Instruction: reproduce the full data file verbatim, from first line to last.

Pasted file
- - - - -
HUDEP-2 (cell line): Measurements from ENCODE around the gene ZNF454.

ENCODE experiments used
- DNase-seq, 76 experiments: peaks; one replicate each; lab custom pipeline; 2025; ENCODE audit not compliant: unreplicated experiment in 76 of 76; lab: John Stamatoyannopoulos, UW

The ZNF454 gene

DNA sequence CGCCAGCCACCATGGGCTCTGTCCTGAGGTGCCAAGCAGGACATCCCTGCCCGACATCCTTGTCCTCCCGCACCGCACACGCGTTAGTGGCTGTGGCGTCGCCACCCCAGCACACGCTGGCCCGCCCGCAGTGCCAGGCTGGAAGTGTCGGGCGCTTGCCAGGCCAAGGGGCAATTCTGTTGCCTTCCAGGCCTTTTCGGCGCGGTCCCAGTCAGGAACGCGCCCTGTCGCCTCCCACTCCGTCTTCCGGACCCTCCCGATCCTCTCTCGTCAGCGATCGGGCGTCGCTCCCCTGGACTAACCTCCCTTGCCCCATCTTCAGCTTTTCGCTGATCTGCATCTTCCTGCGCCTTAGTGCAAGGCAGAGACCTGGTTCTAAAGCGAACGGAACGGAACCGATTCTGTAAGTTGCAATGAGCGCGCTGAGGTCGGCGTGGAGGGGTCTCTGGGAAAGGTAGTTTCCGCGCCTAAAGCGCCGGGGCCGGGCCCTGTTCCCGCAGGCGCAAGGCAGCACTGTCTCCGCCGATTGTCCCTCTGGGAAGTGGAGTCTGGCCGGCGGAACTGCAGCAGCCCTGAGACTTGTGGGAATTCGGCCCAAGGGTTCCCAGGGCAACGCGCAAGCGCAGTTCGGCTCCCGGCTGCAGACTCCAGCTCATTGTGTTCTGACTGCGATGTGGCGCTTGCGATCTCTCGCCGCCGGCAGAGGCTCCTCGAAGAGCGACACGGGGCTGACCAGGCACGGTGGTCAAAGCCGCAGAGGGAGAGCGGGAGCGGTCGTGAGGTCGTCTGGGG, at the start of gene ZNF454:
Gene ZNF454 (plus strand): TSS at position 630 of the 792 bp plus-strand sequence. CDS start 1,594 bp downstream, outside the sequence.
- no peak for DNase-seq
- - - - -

HUDEP-2 (cell line): Measurements from ENCODE around the gene ZNF454.

ENCODE experiments used
- DNase-seq, 76 experiments: peaks; one replicate each; lab custom pipeline; 2025; ENCODE audit not compliant: unreplicated experiment in 76 of 76; lab: John Stamatoyannopoulos, UW

The ZNF454 gene

DNA sequence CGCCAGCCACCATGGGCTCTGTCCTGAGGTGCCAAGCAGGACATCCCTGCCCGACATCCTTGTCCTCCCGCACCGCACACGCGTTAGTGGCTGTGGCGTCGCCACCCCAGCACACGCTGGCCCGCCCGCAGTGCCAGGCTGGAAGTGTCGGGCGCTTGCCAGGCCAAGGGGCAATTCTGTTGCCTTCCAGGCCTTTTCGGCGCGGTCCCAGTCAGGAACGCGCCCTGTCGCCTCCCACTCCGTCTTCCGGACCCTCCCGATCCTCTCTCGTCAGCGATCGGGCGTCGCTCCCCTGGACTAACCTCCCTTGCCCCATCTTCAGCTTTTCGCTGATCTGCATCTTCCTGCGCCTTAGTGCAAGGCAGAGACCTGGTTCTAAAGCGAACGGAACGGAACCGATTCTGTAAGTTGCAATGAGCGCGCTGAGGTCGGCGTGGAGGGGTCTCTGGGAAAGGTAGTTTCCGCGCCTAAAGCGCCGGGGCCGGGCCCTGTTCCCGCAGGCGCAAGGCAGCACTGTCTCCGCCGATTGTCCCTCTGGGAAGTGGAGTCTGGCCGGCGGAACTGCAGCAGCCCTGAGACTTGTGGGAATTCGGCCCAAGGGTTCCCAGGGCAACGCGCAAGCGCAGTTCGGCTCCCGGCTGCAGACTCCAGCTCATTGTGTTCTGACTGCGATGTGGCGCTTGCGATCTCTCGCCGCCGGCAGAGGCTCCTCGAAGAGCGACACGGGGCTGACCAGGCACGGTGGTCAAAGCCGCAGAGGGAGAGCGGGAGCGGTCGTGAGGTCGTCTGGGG, at the start of gene ZNF454:
Gene ZNF454 (plus strand): TSS at position 630 of the 792 bp plus-strand sequence. CDS start 1,594 bp downstream, outside the sequence.
- no peak for DNase-seq